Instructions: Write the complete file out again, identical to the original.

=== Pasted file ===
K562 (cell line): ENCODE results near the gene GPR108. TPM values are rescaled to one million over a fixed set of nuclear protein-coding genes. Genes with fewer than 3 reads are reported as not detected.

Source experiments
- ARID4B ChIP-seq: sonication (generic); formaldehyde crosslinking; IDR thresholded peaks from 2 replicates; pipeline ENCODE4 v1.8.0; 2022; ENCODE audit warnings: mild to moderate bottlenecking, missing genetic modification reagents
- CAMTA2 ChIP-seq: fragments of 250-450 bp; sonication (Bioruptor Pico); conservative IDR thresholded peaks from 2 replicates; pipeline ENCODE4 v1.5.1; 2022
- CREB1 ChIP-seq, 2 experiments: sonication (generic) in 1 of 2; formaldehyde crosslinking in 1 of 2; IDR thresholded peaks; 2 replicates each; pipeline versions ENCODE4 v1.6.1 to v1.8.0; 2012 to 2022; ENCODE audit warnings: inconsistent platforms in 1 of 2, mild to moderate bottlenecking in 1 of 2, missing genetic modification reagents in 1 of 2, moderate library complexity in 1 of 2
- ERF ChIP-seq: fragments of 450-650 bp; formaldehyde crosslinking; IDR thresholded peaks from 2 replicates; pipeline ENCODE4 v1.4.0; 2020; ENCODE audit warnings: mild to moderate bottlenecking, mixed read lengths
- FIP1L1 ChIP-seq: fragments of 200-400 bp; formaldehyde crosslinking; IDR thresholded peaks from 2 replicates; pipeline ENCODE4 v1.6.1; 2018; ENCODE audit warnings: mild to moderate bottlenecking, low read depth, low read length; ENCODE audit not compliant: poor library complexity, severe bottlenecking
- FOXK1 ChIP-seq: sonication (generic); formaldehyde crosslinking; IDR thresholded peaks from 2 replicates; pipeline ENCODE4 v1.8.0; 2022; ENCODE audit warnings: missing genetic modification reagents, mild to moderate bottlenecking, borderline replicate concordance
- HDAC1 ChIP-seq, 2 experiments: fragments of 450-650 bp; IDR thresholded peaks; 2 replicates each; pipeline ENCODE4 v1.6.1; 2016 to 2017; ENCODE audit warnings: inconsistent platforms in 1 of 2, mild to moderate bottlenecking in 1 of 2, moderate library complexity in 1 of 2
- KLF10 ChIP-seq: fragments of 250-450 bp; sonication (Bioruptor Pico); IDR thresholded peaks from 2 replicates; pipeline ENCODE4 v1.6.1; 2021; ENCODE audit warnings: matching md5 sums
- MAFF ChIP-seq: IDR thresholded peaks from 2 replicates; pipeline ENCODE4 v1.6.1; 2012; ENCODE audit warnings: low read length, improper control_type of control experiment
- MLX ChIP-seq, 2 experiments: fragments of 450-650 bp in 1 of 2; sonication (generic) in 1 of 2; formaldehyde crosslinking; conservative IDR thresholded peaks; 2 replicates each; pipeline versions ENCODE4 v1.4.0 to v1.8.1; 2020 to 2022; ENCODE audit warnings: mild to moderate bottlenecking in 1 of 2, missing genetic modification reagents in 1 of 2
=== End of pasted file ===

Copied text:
K562 (cell line): ENCODE results near the gene GPR108. TPM values are rescaled to one million over a fixed set of nuclear protein-coding genes. Genes with fewer than 3 reads are reported as not detected.

Source experiments
- ARID4B ChIP-seq: sonication (generic); formaldehyde crosslinking; IDR thresholded peaks from 2 replicates; pipeline ENCODE4 v1.8.0; 2022; ENCODE audit warnings: mild to moderate bottlenecking, missing genetic modification reagents
- CAMTA2 ChIP-seq: fragments of 250-450 bp; sonication (Bioruptor Pico); conservative IDR thresholded peaks from 2 replicates; pipeline ENCODE4 v1.5.1; 2022
- CREB1 ChIP-seq, 2 experiments: sonication (generic) in 1 of 2; formaldehyde crosslinking in 1 of 2; IDR thresholded peaks; 2 replicates each; pipeline versions ENCODE4 v1.6.1 to v1.8.0; 2012 to 2022; ENCODE audit warnings: inconsistent platforms in 1 of 2, mild to moderate bottlenecking in 1 of 2, missing genetic modification reagents in 1 of 2, moderate library complexity in 1 of 2
- ERF ChIP-seq: fragments of 450-650 bp; formaldehyde crosslinking; IDR thresholded peaks from 2 replicates; pipeline ENCODE4 v1.4.0; 2020; ENCODE audit warnings: mild to moderate bottlenecking, mixed read lengths
- FIP1L1 ChIP-seq: fragments of 200-400 bp; formaldehyde crosslinking; IDR thresholded peaks from 2 replicates; pipeline ENCODE4 v1.6.1; 2018; ENCODE audit warnings: mild to moderate bottlenecking, low read depth, low read length; ENCODE audit not compliant: poor library complexity, severe bottlenecking
- FOXK1 ChIP-seq: sonication (generic); formaldehyde crosslinking; IDR thresholded peaks from 2 replicates; pipeline ENCODE4 v1.8.0; 2022; ENCODE audit warnings: missing genetic modification reagents, mild to moderate bottlenecking, borderline replicate concordance
- HDAC1 ChIP-seq, 2 experiments: fragments of 450-650 bp; IDR thresholded peaks; 2 replicates each; pipeline ENCODE4 v1.6.1; 2016 to 2017; ENCODE audit warnings: inconsistent platforms in 1 of 2, mild to moderate bottlenecking in 1 of 2, moderate library complexity in 1 of 2
- KLF10 ChIP-seq: fragments of 250-450 bp; sonication (Bioruptor Pico); IDR thresholded peaks from 2 replicates; pipeline ENCODE4 v1.6.1; 2021; ENCODE audit warnings: matching md5 sums
- MAFF ChIP-seq: IDR thresholded peaks from 2 replicates; pipeline ENCODE4 v1.6.1; 2012; ENCODE audit warnings: low read length, improper control_type of control experiment
- MLX ChIP-seq, 2 experiments: fragments of 450-650 bp in 1 of 2; sonication (generic) in 1 of 2; formaldehyde crosslinking; conservative IDR thresholded peaks; 2 replicates each; pipeline versions ENCODE4 v1.4.0 to v1.8.1; 2020 to 2022; ENCODE audit warnings: mild to moderate bottlenecking in 1 of 2, missing genetic modification reagents in 1 of 2